The Tank Museum presents two letters that question the veracity of claims made in Botham and Montague’s 2012 title "Catch That Tiger"...
|Tiger 131 from the The Tank Museum in England|
It was 21 April 1943 when 48th Royal Tank Regiment, newly arrived in Tunisia from Britain, went into action against the Germans for the first time.
Alongside an infantry battalion, they attacked German positions in the hills at Medjez-al-Bab. Lt. Peter Gudgin, who commanded one of two troops of Churchill tanks leading the attack, was among them. He was soon to experience the destructive force of the Tiger.
“As we advanced towards our objectives we could see no sign of the enemy,” Peter told The Tank Museum. “But suddenly my fellow troop leader’s tank erupted in an enormous explosion. Before I had chance to locate the source of this shot, my tank was hit by a shot which passed through the front plate, through the fighting compartment and into the engine, setting it ablaze.” Lt. Gudgin and his crew bailed out under heavy machine gun fire and were fortunate to escape with minor injuries; the crew of the other tank were all killed. “The next day we took the opportunity to examine our burnt out tank. It had been cleanly penetrated by an 88mm shell which had been fired by a Tiger tank that had been found abandoned on our objective.” The abandoned tank was Tiger 131.
British tank crews first encountered Tigers in January 1943. German crews had been thorough in carrying out their orders to completely destroy abandoned Tigers in order to prevent them falling into enemy hands. As a result little was known about this formidable new opponent, so the capture of a complete Tiger was a prize of enormous importance which would yield valuable information. This makes the capture of Tiger 131 as significant as it was enigmatic.
The fate of the crew remains a mystery but the fact that the tank was abandoned seems to have been considered dishonourable. The unit’s war diary simply states; “Crew members of Tiger 131 panic and abandon the tank after two harmless hits from a Churchill.” The evidence shows that the tank was subject to several direct hits which were far from harmless.
The most important strike, which is clearly visible today, saw a 6-pounder round scrape the underside of the Tiger’s 88mm gun, before hitting the gun mantlet and lodging itself in the turret ring. This jammed the turret and effectively prevented the Tiger from fighting. It also split the weld on the top plate and, according to a contemporary report, shattered the radio. It was surmised that this shot could have “incapacitated the driver and front gunner”. Evidence of a second 6pdr strike can also be seen on the right hand turret lifting stud, but a third 6pr hit the open loader’s hatch, smashing it and deflecting the round to hit the hatch rim, again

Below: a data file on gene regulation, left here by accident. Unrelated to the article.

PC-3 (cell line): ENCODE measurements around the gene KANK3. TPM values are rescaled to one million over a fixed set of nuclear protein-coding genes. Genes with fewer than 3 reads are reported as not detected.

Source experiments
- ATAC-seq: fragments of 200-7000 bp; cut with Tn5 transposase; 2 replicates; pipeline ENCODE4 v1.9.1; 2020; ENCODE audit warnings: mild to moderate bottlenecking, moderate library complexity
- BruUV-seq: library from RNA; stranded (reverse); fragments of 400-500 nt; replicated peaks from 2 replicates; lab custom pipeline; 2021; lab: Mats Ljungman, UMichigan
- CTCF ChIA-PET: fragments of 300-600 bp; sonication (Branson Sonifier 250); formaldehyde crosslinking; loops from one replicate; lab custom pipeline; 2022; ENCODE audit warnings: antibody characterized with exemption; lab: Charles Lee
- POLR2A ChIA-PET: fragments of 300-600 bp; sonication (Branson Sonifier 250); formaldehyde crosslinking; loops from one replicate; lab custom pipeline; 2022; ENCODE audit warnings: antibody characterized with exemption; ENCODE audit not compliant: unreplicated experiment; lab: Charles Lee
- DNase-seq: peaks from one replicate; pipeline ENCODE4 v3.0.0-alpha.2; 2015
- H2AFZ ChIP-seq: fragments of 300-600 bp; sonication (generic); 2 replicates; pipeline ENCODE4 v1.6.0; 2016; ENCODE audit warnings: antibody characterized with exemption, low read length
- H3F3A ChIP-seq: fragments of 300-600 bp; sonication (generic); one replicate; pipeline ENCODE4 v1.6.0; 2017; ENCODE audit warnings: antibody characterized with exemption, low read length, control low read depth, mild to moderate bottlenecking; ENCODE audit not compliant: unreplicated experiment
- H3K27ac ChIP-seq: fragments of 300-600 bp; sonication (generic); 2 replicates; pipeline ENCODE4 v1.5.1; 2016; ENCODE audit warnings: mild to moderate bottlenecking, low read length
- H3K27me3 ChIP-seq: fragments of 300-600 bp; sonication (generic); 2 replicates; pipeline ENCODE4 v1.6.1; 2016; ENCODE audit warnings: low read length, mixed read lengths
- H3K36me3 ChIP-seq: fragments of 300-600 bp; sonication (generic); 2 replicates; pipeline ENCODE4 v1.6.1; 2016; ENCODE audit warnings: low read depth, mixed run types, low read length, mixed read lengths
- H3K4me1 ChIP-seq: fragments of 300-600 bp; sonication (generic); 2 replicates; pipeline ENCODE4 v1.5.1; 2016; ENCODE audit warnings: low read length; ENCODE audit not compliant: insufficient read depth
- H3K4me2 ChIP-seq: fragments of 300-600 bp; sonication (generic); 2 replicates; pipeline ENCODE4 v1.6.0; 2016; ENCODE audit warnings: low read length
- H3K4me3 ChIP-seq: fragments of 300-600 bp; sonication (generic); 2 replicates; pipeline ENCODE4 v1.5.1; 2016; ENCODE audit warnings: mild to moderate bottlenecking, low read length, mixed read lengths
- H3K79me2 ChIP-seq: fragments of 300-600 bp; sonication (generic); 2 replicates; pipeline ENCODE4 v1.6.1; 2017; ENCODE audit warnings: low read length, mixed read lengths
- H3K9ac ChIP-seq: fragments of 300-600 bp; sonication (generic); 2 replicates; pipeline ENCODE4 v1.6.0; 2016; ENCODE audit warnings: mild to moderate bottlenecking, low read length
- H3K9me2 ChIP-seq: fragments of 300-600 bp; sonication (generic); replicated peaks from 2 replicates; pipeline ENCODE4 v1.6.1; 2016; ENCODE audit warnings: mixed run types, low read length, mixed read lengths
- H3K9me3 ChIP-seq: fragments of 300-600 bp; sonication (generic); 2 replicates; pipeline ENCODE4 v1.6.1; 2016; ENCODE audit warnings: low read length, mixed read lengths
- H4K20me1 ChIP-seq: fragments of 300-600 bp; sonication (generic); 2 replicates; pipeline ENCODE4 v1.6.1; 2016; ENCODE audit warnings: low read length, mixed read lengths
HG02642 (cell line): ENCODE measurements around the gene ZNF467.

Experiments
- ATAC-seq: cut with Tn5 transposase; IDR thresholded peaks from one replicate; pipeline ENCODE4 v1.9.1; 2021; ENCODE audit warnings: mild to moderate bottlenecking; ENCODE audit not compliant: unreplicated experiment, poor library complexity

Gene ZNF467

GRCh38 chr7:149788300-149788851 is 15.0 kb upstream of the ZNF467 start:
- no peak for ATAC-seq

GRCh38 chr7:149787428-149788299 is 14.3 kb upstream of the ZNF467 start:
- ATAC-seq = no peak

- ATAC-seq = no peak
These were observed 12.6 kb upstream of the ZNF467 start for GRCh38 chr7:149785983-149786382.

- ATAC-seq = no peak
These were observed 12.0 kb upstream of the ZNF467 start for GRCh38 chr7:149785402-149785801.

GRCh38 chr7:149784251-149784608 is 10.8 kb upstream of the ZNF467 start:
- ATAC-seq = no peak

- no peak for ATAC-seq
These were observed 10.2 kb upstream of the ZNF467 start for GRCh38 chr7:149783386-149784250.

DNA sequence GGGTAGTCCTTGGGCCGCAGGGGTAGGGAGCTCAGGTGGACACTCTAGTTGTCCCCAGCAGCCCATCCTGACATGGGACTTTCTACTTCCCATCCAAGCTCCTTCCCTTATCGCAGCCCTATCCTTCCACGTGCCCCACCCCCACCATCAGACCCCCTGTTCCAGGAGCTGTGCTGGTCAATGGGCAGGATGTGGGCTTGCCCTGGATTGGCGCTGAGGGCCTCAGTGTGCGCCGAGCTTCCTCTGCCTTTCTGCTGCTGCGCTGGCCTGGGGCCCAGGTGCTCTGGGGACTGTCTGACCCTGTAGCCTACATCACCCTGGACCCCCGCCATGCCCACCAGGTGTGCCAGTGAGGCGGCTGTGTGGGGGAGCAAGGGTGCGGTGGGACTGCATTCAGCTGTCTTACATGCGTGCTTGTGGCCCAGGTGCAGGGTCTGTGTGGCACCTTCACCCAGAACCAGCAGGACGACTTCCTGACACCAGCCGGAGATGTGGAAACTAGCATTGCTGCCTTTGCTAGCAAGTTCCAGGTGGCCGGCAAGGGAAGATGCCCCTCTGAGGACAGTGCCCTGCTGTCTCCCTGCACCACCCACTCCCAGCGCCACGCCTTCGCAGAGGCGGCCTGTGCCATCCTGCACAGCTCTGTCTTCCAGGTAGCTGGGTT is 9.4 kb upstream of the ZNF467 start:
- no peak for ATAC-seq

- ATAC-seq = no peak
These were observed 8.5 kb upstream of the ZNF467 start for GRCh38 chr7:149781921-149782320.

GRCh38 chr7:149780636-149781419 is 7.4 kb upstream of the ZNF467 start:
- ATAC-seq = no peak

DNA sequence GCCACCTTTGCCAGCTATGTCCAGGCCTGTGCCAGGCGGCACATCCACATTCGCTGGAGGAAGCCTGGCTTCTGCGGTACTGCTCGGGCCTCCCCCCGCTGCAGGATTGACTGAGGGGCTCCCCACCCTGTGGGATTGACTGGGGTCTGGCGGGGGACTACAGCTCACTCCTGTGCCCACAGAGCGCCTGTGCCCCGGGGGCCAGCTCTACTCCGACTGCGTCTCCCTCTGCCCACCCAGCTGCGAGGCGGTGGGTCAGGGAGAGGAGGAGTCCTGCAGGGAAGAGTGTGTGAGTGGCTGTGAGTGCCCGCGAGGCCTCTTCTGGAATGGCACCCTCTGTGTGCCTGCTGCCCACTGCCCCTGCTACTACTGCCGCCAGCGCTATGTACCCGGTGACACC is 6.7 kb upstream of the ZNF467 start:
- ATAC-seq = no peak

potentially injuring crew members inside. Whatever happened, the evidence shows that Tiger 131 was literally fought to a standstill by 48 RTR’s Churchill tanks.
The damage caused by their 6pdr’s indicates an incredibly high standard of gunnery as they were almost certainly firing on the move.
The fact the tank was captured at all proves that, despite its clear but often overstated strengths, the Tiger was not invincible.
Behind the myth and hyperbole with which it is often associated, Tiger 131 tells an important story about the
human element in tank warfare; the role of the crew. We may speculate that the inexperience or poor morale of its crew led to the surrender of a tank famed for its strength; but what of the men who had to face the fearsome Tiger in machines they considered inferior? When Lt. Gudgin and his men arrived in Tunisia, they were confronted by the spectacle of stacked Churchill tank hulks. Large holes had been punched through even their thickest armour. It must have been a most discouraging sight. They knew that their comparatively under-gunned Churchills would be no match for the Tigers when they eventually met. But this did not deter them from conducting their duty with almost casual, daily acts of considerable personal courage.
When it is seen in action alongside its Allied contemporaries, it is our hope that visitors will get an
impression of how men like Lt. Peter Gudgin must have felt when confronted by the mighty Tiger tank.
On 21 April 1943, a Tiger I of the 504th German heavy tank battalion, with turret number 131, was captured on a hill called Djebel Djaffa in Tunisia. A 6-pounder solid shot from a Churchill tank of the British 48th Royal Tank Regiment hit the Tiger's gun barrel and ricocheted into its turret ring, jamming its traverse and wounding the commander. The crew bailed out and the tank was captured. After repairs, the tank was sent to England for a thorough inspection.
On 25 September 1951, the captured tank was officially handed over to the Bovington Tank Museum by the British Ministry of Supply. In June 1990, the tank was removed from display at the museum and work began on its restoration.
This was carried out both by the museum and the Army Base Repair Organisation and involved an almost complete disassembly of the tank. The Maybach HL230 engine from the museum's Tiger II was installed (the Tiger's original Maybach HL210 had been sectioned for display, along with a modern fire-suppressant system in the engine compartment. In December 2003, Tiger 131 returned to the museum, restored and in running condition.